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IMPRESSIONS: Boris Charmatz’s “10000 Gestures” at NYU Skirball as part of FIAF’s Crossing the Line Festival

IMPRESSIONS: Boris Charmatz’s “10000 Gestures” at NYU Skirball as part of FIAF’s Crossing the Line Festival

Published on October 2, 2018
Photo: Tristram Kenton

September 28, 2018

Choreography: Boris Charmatz

Choreographic Assistant: Magali Caillet-Gajan // Lighting: Yves Godin

Costume Design: Jean-Paul Lespagnard // Music: Wolfgang Amadeus Mozart

The math is simple if unbelievable. 60 minutes + 18 people = 10000 Gestures. The answer is also the title of the piece, and don't let the lack of a comma confuse you. That's ten thousand gestures, which no dancer will repeat, according to Boris Charmatz, the choreographer who dreamed up this formula. Receiving its New York premiere at NYU Skirball as part of FIAF’s Crossing the Line Festival, the framing device can be interrogated quantitatively and qualitatively. 

First, the numbers. Does Charmatz succeed in his premise? The answer is probably, but it really doesn’t matter. 9,999 or 10,001 gestures wouldn’t make a difference. Neither would 5,617 or 13,824. It’s a glut regardless. 

A group of dancers in a big tableau. A dancer in a magenta gown lays on the floor
Boris Charmatz's 10000 gestures at NYU Skirball; Photo: Chloé Mossessian

The more interesting question is: What constitutes a gesture? Merriam-Webster defines one as “a movement usually of the body or limbs that expresses and emphasizes an idea, sentiment, or attitude.” 

Clearly, the dictionary has never been to a dance show. Or, in this instance, a non-dance show as Charmatz is one of the original provocateurs of a “movement” genre more akin to witty performance art. 

For an hour, dancers rip through gestures that hopscotch from yogic bow poses to gazelle-like saut de chats, from twitchy fingers to wedgie picking. What idea, sentiment, or attitude they convey is irrelevant. These gestures exist as ticks in an ever-increasing balance sheet.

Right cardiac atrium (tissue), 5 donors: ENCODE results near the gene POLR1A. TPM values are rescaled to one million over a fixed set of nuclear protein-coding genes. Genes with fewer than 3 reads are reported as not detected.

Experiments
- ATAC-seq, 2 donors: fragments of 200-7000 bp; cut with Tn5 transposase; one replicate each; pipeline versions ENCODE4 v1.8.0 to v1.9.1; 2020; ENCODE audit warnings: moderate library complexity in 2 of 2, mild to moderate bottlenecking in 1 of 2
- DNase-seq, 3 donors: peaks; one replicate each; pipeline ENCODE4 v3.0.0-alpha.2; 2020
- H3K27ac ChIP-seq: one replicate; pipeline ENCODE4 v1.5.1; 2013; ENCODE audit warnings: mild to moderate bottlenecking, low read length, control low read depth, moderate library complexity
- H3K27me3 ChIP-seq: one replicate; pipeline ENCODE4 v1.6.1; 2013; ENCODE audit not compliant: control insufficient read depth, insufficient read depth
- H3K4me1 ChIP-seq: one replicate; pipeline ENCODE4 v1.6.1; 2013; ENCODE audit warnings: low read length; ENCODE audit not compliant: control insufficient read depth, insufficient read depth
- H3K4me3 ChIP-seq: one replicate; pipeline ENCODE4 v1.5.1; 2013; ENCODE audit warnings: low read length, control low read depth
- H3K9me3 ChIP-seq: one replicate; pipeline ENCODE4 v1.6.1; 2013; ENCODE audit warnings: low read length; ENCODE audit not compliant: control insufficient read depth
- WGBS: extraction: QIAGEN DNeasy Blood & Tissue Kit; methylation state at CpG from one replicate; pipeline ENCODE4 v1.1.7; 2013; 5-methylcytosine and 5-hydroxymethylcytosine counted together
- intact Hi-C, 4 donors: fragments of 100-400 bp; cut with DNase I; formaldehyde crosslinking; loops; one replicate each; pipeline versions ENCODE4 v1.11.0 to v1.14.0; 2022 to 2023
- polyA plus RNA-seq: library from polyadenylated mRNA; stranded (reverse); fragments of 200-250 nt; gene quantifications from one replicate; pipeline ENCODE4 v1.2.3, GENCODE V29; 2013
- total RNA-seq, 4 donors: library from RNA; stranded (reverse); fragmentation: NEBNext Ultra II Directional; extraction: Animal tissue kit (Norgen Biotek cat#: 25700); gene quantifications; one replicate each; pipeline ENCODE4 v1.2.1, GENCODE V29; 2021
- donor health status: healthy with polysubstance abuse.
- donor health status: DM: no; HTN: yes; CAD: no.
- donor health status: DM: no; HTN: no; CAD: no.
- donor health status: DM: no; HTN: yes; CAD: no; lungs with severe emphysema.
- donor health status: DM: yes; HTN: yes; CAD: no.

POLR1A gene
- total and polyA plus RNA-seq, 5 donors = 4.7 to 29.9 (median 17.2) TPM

A dancer in the foreground in a down-dog position.
Boris Charmatz's 10000 gestures at NYU Skirball; Photo: Chloé Mossessian

But how does Charmatz deconstruct this ceaseless cascade into discrete components? Does waving an arm front and then back count as one gesture or two? How about if a man in jeggings hinges backward while tracing a hand down his torso? When the cast gathers into a clump and writhes, how many or how few gestures is that? Can loud vocalizing count? It should because there’s a lot of it.

Maybe one plus one equals two or maybe it equals one, yet the purest expression of a gesture isn’t found in the movement. It’s in the peripheral elements. Mozart’s Requiem in D minor K.626, a dramatic mass for the dead, serves as a punch line for Charmatz’s “anti-museum” work, which has been designed to resist preservation and replication. The outfits slide on a spectrum from costumes (a bespangled majorette getup) to clothing (swirly summer dresses), ending with near nudity (jock straps). In their specificity and clarity, song and garb satisfy the emotive and expressive potential of a gesture. 

A man in underwear stands at the center of a tableau
Boris Charmatz's 10000 gestures at NYU Skirball; Photo: Chloé Mossessian

The most memorable actions aren’t the ones that unfold onstage. Close to when the choreographic thunderstorm — Noise! Light! Commotion! — saturates my interest, the performers enter the audience. They clamber over us, they shake our hands, and they rip up our programs. The reactions of flinching, laughing, and extending a helping hand add more gestures to the balance sheet. 

Near the end of the audience assault, one of the female performers (perhaps Salka Ardal Rosengren) strokes my hair. She whispers, “You have beautiful hair ” as I squirm, my contribution to the five-digit goal complete. 

Maybe the formula needs to be rethought. 10,000 gestures – 9,999 = the only one that counts. 

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